Q: So, as a freshman you were part of a national championship team. Do you have your ring yet? Do you wear it much?
A: I do have my ring! It is awesome. I do not wear it often as it is massive. But it is a great piece to wear at a formal event or an interview.
Q: When and how did you get into shooting?
A: I got into shooting at Arlington International Airgun Club in the suburbs of Chicago. I started shooting air rifle competitively when I was 12 years old. I switched to pistol after the eighth grade, training at the same club.
Q: Did you play any other sports growing up?
A: From sixth to eighth grade I was on a club golf team and throughout high school I was on a competitive skeet shooting team. I loved skeet and golf but pistol has always been my focus.
Q: Speaking of outside interests, I saw some cool photos on your social media; did you take those?
A: Yes I did! Photography has been a passion of mine for about four years now. I find it hard to make time to go out and shoot photos, but it is one of my favorite things to do in my free time. My favorite types of photography include shooting landscapes, macro and long exposure.
Q: What kind of exercises help you in pistol? A steady arm helps, obviously, but are there any workouts for those?
A: We do all types of strength exercises with a trainer, with a focus on shoulder and arm exercises. At the range, we include various holds with the gun or a weight in our practice to exercise smaller muscles that are critical to shooting.
Q: Do pistol competitors drink coffee, or would the caffeine make them jittery?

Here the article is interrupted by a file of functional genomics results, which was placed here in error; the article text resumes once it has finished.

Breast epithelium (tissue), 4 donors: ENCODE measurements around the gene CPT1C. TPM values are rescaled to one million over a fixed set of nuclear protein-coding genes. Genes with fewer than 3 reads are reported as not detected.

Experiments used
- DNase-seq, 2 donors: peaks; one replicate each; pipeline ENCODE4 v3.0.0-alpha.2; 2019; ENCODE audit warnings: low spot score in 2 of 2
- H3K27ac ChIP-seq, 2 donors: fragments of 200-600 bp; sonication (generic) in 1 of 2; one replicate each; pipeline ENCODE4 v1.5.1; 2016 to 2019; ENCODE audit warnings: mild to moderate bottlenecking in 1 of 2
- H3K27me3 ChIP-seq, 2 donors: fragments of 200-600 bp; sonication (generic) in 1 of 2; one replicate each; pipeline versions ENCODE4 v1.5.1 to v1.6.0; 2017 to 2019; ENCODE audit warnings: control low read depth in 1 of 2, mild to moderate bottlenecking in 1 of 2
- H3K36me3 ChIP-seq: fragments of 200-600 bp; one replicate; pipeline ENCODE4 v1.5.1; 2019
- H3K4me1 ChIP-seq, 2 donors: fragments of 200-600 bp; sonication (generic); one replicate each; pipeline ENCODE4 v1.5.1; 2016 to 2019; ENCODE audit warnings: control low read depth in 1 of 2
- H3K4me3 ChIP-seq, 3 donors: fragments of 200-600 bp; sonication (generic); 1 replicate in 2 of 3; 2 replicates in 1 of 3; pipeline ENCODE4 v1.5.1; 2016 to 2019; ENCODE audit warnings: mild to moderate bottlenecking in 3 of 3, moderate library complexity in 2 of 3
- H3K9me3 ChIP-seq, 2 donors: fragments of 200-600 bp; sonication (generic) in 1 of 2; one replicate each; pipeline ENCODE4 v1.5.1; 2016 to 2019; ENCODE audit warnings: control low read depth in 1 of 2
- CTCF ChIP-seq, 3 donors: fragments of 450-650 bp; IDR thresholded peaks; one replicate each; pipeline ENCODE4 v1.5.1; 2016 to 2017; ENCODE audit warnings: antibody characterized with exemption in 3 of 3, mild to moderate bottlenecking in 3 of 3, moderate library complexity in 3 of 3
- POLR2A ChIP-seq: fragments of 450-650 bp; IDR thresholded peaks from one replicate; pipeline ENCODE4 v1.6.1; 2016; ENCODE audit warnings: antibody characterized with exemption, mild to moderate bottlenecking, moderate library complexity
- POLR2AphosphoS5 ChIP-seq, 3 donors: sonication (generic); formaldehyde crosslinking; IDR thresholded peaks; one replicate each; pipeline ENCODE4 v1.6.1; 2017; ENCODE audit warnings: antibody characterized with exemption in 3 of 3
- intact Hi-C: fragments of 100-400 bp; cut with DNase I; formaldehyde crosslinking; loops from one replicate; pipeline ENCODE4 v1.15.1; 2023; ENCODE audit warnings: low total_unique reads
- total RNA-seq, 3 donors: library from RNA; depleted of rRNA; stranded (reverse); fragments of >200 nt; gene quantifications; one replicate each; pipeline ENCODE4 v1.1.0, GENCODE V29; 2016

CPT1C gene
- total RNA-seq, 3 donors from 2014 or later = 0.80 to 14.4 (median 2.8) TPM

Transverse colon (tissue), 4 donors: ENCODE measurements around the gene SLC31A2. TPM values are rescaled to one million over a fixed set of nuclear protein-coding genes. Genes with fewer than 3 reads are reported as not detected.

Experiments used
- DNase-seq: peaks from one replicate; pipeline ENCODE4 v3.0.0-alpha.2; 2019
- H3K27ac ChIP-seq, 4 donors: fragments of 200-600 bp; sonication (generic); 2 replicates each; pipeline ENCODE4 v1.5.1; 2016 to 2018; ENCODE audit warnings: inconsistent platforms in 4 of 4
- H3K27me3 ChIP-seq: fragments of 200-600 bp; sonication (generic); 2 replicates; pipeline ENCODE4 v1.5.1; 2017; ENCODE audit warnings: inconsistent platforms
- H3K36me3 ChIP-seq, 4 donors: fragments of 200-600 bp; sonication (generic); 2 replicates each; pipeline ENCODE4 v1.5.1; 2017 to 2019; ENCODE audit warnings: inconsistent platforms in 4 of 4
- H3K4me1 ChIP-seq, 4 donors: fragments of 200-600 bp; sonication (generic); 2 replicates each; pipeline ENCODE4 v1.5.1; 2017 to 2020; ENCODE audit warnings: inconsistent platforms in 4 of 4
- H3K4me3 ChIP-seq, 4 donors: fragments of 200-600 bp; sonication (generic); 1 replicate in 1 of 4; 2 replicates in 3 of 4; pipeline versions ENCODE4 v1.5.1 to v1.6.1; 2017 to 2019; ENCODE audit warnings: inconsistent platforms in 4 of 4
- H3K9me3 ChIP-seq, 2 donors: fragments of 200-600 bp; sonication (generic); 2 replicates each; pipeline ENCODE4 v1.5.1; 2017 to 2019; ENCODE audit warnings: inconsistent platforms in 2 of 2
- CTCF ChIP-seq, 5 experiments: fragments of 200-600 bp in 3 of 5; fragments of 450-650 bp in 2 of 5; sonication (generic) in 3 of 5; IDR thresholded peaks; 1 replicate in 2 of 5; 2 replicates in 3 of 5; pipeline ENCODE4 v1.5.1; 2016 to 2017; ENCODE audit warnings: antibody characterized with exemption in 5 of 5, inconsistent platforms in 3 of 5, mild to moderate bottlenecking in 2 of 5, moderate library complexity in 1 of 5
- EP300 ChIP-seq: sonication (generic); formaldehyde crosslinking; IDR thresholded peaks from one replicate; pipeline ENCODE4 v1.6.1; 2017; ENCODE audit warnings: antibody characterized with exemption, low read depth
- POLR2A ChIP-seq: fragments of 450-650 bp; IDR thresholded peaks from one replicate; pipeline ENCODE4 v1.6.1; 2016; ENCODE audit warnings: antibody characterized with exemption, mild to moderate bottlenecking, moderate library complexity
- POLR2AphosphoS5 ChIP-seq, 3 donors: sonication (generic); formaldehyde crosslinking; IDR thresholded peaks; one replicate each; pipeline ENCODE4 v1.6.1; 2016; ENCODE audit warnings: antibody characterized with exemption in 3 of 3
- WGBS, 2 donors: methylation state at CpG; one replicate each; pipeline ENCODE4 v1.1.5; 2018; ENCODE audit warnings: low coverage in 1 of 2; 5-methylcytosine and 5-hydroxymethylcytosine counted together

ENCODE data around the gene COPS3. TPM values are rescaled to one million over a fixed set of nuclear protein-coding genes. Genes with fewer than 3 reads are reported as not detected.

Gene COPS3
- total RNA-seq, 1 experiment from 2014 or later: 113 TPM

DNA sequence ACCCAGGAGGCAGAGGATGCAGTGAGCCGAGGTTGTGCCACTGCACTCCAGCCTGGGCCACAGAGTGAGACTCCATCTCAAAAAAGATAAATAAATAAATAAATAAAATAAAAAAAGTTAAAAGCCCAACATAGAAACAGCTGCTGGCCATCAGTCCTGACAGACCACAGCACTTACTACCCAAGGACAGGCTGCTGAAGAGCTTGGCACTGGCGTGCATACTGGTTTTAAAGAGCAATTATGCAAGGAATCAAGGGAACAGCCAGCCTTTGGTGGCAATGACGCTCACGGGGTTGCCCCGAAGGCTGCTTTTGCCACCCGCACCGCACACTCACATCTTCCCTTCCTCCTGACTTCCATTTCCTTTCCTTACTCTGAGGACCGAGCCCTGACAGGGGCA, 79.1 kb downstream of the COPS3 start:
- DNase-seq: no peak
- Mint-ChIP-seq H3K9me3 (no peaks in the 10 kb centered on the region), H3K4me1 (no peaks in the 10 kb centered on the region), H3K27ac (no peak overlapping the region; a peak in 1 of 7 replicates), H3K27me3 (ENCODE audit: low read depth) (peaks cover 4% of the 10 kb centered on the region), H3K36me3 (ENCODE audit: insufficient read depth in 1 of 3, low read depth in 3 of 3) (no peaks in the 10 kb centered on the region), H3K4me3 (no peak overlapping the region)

A: Some shooting athletes drink coffee before a match to help them concentrate or because it is a part of their daily routine. I avoid coffee before shooting to achieve a tighter hold.
Q: Does the pistol team at Ohio State have a natural rivalry with the rifle team, or is everyone cool?
A: Before our new coaches were hired, I was told that the rifle and pistol teams did not interact much with each other. Last year, everyone was cool with each other. Based on what I know, there has never been a real rivalry between the teams.
Q: Not that you would, but if you had to say something snarky to a rifle team member, what would it be?
A: Probably something along the lines of “Your shoe's untied” while they are shooting. Since they wear stiff shooting jackets, they can’t bend over to tie their shoes unlike us pistol shooters, who have a full range of motion.
Q: Your hometown of Lake Zurich is in the northwest suburbs of Chicago; does that make you a fan of Chicago team sports?
A: I am terrible at keeping up with professional sports but yes, I consider myself a fan of Chicago teams.
Q: Cubs, White Sox, Bears, Bulls, Blackhawks — how would you rate them, from first to worst?
A: The Cubs won the 2016 World Series and for that they are my favorite. The Blackhawks are cool because I like hockey. I like the Bulls only because of Lauri Markkanen, who looks exactly like one of my friends from back home. And the Sox get the bottom of the list.
Q: Is it correct that you’re minoring in German? What’s a cool German phrase you can share? (Don’t get us in trouble.)
A: “Einen Vogel haben” directly translates to “to have a bird” and is used to describe a person who is doing something crazy.